Previously the Soviet Union has insisted that no new U.S. nuclear missiles should be stationed in Western Europe. In 1983, then Soviet leader Yuri Andropov offered to reduce the total of SS20 missiles to 162, the combined total of French and British nuclear missiles, in return for the United States deploying no medium-range missiles on this continent. That offer was rejected by the United States.
Today, Kvitsinsky offered a numerical rundown of nuclear forces in Europe that suggested the combined total of French and British missiles continues to be the Kremlin's basic yardstick for the number of SS20s it must have in Europe no matter what the U.S.-Soviet strategic levels become.
His arithmetic showed that the Soviets currently count British and French forces at a total of 178 missiles, with 258 warheads.
Today's proposals suggest that the Soviets would want to keep 243 SS20s, with a total of 729 warheads, to counter the French and British forces. The Soviet edge in warheads implies a willingness to tolerate some modernization and increase of the European forces, or perhaps leaves the Russians some room to maneuver in accepting the counting of some U.S. missiles in Europe in the final negotiations.
In singling out the SS20 for extended comment and an unusual public accounting here today, Gorbachev was openly responding to public concern on this continent over missiles that can only be used in or against European nations and not against the United States.
He appeared thus to be trying to give new life to militant groups in West Germany, Britain and the Netherlands that have protested against the deployment of Pershing II and cruise missiles in those nations. The three, along with Italy and Belgium, agreed in 1979 to accept up to 572 American medium-range missiles to counter the Soviet SS20 deployments that began in the mid-1970s.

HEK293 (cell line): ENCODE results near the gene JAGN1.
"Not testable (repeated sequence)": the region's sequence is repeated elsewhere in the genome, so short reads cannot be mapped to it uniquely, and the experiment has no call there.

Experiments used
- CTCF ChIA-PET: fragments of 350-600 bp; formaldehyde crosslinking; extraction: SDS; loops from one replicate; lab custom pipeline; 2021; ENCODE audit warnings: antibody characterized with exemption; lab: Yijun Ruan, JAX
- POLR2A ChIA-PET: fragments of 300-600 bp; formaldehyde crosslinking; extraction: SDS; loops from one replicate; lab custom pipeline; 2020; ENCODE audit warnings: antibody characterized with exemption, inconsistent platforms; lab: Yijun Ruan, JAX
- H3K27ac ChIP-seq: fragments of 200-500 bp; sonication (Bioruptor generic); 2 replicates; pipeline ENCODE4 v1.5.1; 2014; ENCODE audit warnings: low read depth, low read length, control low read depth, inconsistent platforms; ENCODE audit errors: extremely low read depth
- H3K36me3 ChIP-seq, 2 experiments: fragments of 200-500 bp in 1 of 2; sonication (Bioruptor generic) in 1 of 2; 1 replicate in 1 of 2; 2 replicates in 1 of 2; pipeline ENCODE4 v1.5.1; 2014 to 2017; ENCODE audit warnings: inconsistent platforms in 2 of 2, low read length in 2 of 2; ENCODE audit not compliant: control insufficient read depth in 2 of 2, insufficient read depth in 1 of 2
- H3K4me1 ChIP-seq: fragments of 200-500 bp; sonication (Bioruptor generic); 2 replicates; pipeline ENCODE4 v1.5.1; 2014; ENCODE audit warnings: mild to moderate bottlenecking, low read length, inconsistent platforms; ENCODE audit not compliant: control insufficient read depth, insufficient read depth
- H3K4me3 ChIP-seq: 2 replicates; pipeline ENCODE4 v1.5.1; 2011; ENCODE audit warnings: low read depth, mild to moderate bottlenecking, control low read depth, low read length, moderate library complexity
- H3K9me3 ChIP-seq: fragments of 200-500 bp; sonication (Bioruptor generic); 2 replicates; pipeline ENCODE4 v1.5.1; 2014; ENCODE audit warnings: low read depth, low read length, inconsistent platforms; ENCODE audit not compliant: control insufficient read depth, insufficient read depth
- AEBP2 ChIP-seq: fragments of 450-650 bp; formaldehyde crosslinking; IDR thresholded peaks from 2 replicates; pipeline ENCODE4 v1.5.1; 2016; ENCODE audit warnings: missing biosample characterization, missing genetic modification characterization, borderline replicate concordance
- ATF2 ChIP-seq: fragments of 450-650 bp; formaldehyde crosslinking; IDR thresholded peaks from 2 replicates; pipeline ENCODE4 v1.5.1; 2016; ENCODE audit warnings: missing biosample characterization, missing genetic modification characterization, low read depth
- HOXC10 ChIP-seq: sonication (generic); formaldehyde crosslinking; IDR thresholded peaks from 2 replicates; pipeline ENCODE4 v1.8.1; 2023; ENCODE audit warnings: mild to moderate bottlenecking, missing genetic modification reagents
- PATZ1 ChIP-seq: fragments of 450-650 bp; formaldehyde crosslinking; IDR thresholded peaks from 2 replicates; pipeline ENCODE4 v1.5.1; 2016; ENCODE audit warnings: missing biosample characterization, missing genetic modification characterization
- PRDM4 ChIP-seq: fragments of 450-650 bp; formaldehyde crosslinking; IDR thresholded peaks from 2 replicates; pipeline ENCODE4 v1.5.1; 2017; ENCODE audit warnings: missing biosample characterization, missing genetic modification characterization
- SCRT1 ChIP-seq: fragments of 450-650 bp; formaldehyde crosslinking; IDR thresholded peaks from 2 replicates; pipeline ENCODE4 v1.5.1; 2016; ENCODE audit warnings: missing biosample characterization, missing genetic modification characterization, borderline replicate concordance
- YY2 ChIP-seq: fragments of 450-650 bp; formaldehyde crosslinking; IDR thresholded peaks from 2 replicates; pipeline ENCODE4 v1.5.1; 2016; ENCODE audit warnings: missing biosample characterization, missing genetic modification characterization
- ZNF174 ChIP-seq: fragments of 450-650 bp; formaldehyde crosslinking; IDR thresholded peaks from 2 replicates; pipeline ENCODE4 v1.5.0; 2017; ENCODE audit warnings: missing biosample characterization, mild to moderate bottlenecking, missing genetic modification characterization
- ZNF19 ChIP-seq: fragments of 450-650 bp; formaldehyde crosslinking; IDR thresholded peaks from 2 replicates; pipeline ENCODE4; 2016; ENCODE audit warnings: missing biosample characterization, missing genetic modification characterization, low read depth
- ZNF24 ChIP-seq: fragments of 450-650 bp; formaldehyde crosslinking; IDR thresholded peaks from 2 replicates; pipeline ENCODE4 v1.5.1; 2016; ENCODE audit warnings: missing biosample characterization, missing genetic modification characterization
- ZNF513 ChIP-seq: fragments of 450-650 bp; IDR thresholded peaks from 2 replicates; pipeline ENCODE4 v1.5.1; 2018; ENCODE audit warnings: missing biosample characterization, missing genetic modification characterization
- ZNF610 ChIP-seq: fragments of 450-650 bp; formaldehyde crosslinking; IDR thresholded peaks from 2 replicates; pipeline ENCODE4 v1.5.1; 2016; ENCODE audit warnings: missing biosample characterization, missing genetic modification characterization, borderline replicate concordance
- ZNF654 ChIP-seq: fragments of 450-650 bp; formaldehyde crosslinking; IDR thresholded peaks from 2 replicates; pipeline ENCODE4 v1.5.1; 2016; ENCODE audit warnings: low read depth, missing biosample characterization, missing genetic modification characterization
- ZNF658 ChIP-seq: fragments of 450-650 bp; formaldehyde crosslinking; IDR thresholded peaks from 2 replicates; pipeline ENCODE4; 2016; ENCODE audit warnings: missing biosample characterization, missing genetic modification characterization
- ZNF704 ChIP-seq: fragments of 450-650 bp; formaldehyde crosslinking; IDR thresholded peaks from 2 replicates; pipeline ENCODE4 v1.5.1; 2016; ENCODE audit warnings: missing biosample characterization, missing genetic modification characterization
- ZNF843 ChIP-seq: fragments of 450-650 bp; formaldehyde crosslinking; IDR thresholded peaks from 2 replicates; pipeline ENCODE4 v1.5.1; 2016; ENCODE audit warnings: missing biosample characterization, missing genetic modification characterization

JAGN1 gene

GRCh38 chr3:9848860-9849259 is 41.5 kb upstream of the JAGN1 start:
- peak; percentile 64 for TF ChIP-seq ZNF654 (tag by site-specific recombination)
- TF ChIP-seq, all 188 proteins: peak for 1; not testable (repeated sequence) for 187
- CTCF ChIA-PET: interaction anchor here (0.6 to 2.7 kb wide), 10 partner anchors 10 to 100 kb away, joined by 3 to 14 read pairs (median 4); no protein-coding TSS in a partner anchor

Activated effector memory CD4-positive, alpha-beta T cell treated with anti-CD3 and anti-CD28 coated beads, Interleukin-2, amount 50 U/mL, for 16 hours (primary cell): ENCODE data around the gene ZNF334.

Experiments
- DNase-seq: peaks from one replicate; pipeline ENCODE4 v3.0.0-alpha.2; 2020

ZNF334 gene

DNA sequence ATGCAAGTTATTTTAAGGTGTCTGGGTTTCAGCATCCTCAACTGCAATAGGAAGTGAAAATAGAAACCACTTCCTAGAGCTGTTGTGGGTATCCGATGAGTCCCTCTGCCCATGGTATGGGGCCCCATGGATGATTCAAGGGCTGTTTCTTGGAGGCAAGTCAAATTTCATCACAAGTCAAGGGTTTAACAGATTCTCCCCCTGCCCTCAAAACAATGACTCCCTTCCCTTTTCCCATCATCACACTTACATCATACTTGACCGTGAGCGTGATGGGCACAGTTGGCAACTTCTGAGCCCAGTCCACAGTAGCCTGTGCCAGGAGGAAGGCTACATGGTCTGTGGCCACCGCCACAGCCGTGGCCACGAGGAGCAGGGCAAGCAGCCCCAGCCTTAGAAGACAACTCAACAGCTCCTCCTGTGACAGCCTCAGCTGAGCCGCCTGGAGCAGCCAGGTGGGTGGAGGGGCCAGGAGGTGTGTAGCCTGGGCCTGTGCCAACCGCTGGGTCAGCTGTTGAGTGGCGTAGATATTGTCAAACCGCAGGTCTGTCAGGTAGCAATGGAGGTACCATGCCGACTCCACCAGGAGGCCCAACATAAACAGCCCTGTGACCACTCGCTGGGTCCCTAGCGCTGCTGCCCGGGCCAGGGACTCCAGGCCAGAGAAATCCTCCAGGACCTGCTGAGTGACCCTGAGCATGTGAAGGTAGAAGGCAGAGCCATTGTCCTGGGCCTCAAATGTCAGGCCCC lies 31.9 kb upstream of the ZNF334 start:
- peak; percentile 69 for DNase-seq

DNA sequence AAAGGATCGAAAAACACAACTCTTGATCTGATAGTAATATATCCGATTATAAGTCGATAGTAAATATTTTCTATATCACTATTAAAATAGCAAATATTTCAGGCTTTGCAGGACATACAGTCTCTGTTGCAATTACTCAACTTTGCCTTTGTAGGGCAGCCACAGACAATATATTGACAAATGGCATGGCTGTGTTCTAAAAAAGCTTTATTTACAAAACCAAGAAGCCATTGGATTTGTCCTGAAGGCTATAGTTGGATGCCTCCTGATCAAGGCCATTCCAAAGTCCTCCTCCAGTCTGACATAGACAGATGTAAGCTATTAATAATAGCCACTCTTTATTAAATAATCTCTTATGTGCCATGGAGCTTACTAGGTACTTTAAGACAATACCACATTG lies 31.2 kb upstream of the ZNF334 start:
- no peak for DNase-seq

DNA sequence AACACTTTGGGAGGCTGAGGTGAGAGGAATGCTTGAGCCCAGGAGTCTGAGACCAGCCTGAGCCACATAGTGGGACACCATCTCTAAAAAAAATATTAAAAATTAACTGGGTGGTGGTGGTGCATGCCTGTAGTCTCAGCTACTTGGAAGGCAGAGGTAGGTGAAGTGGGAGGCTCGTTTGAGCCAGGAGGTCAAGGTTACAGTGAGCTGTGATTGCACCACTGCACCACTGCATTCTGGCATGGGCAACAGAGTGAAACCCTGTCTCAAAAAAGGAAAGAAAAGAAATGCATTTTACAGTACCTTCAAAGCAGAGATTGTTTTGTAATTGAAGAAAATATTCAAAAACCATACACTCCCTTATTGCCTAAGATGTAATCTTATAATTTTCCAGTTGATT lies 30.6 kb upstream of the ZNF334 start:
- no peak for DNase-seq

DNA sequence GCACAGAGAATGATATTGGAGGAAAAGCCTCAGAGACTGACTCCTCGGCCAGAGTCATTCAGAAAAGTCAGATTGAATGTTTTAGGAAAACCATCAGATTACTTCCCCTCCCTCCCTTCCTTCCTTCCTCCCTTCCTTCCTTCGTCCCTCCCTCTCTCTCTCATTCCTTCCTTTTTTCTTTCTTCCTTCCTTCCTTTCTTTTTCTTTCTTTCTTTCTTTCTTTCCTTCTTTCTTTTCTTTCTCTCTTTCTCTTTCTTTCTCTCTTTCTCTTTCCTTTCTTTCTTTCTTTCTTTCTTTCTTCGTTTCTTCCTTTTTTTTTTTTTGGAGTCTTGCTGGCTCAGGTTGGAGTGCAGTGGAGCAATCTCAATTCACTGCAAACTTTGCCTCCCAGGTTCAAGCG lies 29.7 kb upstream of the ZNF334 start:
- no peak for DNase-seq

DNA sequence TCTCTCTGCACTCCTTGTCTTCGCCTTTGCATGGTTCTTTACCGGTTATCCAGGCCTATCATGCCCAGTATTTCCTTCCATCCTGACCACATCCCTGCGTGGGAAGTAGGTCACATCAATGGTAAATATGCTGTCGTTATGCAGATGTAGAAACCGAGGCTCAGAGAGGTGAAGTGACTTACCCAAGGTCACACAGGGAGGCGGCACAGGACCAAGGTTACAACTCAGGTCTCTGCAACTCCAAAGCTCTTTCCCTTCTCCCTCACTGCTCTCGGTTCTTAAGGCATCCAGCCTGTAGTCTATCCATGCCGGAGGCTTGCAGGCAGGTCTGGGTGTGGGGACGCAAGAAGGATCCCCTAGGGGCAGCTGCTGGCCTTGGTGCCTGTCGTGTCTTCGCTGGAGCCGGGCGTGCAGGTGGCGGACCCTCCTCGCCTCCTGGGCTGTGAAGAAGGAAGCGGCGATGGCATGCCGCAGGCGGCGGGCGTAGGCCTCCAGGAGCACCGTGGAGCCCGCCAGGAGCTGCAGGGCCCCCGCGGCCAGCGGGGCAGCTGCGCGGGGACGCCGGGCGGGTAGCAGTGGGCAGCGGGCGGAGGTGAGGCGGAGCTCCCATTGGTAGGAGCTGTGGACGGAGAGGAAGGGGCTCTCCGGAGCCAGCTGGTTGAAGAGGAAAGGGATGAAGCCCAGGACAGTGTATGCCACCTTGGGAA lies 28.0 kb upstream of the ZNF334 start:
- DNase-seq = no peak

The SS20, a much more accurate missile than the SS4s and SS5s it replaced, carries three warheads.
By June 1984, the Soviets were said by western intelligence services to have deployed a total of 378 SS20s, 243 in Europe and the rest in Asia. U.S. officials said last month that the Russians have now deployed a total of 441 SS20s.
The significance of the Soviet insistence that it has returned to the level of 243 in Europe lies in a decision that is to be made on Nov. 1 by the Netherlands, where the government has said that only if the Soviets return to the total of SS20s deployed in June 1984, will it refuse the 48 cruise missiles it is scheduled to take.
Dutch spokesmen today minimized the importance of Gorbachev's claimed reductions, asserting that their government would focus on the 1984 global deployment figure of 378 in making its decision.
In light of the NATO figures, "there is a real possibility" that the Netherlands will agree to the cruise deployments, according to a spokesman at the Dutch Embassy in Paris, despite Dutch public opinion polls showing a slight majority against the cruise missiles.
In essence, the new Soviet style appears to be to soften its approach to Western Europe and to pose as offering constructive alternatives to the U.S.-led approach to arms control rather than forcing confrontation, as it did during the medium-range negotiations two years ago.